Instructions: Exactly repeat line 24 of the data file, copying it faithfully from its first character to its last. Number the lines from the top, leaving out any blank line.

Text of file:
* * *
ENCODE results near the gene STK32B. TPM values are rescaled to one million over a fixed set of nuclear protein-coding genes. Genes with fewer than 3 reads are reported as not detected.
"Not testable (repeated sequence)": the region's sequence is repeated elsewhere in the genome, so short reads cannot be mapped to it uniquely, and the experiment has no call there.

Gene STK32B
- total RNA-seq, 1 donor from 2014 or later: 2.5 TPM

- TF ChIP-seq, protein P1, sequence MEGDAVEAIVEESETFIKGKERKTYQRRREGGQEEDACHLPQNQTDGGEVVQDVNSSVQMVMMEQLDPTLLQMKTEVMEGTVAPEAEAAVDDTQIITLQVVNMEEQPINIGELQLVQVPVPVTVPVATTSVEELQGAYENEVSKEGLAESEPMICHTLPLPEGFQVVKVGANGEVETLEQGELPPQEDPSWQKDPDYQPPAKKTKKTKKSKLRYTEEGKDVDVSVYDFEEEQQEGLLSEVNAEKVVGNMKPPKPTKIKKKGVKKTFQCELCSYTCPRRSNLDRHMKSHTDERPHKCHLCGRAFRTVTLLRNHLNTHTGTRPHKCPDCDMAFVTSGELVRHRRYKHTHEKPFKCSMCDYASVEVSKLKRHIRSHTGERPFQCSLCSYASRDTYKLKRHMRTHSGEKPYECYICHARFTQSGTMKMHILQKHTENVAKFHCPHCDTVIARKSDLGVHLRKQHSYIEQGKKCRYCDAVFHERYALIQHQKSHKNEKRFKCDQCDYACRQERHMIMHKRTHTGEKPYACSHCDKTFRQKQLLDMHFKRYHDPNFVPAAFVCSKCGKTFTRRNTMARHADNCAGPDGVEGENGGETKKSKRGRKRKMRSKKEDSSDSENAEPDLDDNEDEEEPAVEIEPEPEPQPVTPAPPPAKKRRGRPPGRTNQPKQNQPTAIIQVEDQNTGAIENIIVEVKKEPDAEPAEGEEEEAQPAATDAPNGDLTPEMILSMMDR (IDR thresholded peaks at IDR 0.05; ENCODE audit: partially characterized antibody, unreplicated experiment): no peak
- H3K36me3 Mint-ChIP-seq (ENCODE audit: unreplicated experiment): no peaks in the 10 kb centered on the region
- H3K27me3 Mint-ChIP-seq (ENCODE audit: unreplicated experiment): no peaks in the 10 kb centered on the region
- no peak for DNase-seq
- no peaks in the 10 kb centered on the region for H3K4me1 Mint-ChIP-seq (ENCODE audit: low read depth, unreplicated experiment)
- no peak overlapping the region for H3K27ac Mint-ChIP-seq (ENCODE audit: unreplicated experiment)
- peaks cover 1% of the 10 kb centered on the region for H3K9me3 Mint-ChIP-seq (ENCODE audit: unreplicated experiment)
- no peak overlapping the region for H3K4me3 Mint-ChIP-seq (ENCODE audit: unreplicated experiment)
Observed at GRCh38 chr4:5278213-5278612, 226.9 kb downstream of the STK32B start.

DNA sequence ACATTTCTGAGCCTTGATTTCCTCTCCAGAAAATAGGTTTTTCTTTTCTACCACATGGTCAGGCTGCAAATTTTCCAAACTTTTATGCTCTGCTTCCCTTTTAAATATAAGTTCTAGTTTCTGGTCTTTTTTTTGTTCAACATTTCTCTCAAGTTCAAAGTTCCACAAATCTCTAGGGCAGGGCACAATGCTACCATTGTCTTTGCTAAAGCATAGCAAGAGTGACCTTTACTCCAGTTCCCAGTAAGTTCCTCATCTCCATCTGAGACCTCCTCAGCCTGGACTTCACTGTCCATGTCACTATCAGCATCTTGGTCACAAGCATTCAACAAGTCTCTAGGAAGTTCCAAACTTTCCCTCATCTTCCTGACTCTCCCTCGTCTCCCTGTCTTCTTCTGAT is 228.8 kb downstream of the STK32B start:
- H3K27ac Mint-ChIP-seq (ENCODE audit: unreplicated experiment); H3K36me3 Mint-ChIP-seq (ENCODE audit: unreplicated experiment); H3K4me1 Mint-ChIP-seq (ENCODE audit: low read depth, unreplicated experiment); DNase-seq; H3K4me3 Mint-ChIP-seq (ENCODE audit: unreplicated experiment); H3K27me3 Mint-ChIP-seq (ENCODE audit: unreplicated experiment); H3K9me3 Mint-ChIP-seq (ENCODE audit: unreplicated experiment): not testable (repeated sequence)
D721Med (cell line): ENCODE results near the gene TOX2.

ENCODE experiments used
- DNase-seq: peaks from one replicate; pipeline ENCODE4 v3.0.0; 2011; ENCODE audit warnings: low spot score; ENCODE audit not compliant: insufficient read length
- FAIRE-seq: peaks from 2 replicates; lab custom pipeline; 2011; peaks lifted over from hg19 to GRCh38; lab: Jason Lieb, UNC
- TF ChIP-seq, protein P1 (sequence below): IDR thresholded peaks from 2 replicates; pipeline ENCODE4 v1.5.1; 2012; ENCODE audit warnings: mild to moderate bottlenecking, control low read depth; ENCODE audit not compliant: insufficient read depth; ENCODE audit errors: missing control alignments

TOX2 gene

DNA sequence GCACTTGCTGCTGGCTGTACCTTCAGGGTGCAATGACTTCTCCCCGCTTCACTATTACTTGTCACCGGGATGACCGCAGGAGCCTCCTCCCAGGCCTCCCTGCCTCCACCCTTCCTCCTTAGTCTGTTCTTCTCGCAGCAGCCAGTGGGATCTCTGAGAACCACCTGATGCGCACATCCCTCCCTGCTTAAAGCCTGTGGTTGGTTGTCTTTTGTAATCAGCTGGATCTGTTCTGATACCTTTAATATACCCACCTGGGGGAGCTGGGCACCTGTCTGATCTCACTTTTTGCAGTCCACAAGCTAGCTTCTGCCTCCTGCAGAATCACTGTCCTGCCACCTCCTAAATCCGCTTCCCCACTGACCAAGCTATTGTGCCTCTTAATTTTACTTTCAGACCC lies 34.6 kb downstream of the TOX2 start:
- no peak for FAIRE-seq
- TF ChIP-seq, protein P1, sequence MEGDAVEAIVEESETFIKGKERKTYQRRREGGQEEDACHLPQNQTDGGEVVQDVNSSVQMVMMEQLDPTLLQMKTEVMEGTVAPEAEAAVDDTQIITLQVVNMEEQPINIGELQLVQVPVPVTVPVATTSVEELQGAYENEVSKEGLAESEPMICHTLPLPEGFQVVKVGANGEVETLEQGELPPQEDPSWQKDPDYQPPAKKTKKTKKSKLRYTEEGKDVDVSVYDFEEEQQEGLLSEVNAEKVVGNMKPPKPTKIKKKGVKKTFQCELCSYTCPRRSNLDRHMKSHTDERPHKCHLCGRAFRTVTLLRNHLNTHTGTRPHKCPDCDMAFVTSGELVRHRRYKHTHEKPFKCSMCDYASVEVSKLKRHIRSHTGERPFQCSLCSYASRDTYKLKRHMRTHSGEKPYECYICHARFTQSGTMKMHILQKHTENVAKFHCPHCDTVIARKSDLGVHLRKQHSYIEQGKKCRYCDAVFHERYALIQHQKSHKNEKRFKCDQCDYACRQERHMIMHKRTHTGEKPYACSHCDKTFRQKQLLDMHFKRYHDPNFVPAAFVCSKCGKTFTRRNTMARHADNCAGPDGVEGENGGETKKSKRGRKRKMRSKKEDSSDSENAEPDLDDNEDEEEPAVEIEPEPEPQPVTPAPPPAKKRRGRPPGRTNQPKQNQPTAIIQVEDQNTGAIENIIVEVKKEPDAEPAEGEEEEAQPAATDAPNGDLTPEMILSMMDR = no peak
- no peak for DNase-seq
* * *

- TF ChIP-seq, protein P1, sequence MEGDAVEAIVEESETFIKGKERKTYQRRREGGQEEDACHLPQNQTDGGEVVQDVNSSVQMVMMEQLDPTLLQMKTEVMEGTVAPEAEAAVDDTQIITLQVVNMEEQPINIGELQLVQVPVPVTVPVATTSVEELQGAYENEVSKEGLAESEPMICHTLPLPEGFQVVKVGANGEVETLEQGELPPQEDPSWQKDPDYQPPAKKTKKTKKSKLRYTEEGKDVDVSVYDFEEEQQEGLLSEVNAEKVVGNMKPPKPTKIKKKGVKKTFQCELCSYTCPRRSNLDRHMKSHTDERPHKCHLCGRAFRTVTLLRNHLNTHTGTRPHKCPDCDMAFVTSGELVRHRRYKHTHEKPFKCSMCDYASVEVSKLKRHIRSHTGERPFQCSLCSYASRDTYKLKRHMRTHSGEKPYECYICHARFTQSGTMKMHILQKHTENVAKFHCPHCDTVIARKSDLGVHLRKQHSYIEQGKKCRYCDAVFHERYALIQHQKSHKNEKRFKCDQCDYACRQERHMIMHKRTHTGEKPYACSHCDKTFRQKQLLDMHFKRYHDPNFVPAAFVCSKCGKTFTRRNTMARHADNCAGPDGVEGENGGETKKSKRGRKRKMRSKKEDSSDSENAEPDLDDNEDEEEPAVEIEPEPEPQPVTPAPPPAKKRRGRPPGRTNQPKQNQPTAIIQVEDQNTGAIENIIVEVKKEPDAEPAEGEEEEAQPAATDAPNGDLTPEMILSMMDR = no peak